A study conducted by the Portuguese harm reduction NGO, APDES, presents how stigma affects the daily lives of drug users.
A little while ago, there was a company hiring drivers. I went there, talked to them, and they said “Joaquim, do you really think I’d hire a junkie?!”
They always get suspicious when I ask to take the methadone away with me. They think, “This guy wants to get money to buy drugs.” It’s always the same, it’s not even worthy it.
Based on humanistic and pragmatic principles, the Portuguese Model of Drug Policy introduced a structural change in the way the State dealt with drug use. For several reasons, however, society as a whole does not always follow these developments. Outreach teams working with people who use drugs (PWUD) frequently refer to the existence of stigma directed at this group.
In order to increase understanding of this phenomenon, APDES led an exploratory and qualitative study that – among other things – aimed to understand those processes of stigma that still persist. Stigma has been analysed as a quality granted to an individual or a group that is deeply derogatory (Goffman, 1986), involving both cognitive reduction processes (which means that the stigmatised identity prevails over other possible identities); and experiential avoidance processes (meaning that the attributed qualities are not confronted) (Fernandes, 1998).
The study involved twenty beneficiaries of GiruGaia, GiruBarcelos and GiruSetúbal, APDES’s harm reduction teams. A critical analysis of their daily work was conducted and linked with data from an earlier ethnographic study, carried out between 2014 and 2015, in the very same outreach settings (Rêgo, 2015). The results were presented recently by APDES at the 11th National Congress of Health Psychology (CNPS), held in Lisbon on January 27th.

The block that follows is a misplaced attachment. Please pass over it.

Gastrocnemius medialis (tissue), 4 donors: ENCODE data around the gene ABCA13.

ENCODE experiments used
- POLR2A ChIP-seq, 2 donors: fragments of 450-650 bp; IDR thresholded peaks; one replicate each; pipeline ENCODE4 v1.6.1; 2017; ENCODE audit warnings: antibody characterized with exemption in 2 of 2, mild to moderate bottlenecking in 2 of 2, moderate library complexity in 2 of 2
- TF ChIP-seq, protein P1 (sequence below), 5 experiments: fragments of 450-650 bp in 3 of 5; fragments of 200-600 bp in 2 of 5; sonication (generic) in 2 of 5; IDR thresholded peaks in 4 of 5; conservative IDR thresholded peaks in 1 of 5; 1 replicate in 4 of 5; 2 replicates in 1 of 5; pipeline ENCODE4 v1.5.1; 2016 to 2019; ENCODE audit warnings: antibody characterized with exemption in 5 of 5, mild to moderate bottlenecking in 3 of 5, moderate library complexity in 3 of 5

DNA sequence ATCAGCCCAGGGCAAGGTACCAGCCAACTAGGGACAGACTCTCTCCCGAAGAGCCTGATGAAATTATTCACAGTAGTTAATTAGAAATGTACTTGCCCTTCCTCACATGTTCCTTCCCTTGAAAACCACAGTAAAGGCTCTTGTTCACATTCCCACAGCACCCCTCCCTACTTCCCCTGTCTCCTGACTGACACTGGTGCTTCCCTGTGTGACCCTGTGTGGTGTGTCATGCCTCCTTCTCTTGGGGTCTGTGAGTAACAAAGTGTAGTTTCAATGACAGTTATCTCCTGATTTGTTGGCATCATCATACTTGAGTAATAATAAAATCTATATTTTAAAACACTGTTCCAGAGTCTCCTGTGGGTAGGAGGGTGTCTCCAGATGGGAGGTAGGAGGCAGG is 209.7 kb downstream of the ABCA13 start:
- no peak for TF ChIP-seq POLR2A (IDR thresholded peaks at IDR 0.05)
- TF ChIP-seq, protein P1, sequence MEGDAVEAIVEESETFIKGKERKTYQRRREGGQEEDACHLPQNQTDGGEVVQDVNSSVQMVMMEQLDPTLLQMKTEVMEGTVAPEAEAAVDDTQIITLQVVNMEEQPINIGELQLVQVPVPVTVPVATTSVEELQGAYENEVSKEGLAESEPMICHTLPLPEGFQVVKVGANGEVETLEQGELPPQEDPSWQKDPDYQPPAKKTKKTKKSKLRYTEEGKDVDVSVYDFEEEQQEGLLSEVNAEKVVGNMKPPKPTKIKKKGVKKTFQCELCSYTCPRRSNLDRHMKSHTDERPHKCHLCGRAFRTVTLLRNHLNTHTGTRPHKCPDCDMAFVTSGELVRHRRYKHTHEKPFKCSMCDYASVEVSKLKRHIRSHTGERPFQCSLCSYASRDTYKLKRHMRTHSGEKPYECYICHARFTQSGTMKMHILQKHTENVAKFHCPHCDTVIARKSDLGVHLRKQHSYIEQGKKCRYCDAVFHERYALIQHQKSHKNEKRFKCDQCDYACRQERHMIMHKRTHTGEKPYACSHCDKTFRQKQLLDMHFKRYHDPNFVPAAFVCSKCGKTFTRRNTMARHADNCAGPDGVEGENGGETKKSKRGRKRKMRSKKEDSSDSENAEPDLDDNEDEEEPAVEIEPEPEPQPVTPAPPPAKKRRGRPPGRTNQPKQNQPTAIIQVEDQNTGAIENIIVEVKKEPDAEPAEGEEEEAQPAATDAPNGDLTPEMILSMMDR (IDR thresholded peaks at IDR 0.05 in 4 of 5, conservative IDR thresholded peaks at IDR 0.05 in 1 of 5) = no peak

This population is generally characterised by economic and social precariousness and a long history of use of legal and illegal substances, as well as high-risk practices, family disruption, long-term unemployment, low levels of formal education, and a certain distance from the traditional social and healthcare services.
The main conclusions of the research show that these preconditions favour the emergence, occurrence and reproduction of stigma, thus influencing different aspects of the lives of PWUD, and influencing the work of harm reduction professionals. There are several processes of stigmatisation:
1) Blaming/incriminating PWUD for their health status.
2) Paternalism and secrecy on the part of healthcare services regarding treatment, dosage and urine tests (in contrast to normal practice in terms of other conditions); obstacles presented to dealing with users’ illiteracy, or restrictive criteria applied to the access to certain treatments.
3) Negative treatment, which hinders patients’ access to services; professional staff tend to refuse/present obstacles to health/social care (the main reason why teams choose to accompany their beneficiaries).
4) Difficulty in combining part-time/full-time work with methadone intake, due to the services’ lack of “trust” towards patients, especially in cases where patients ask to take the methadone away with them.
5) The treatment services tend to encompass the teams’ work in the sphere of harm reduction. (I have no idea what this means – jld)
Stigma maintains a distance between the services and the streets, and between normality and deviance, leaving PWUD vulnerable by making them responsible for managing all the risk on their own. Understanding and reporting these processes is a way to give PWUD a voice.
Rodrigues, Cláudia; Rêgo, Ximene; Costa, Catarina; Vilares, Joana; Fiães, Alexandra; Homem, Mariana (2016) O Estigma das populações que utilizam drogas: um estudo exploratório a partir do trabalho das equipas de proximidade- Poster apresentado no 11º congresso de Psicologia da Saúde-ISCTE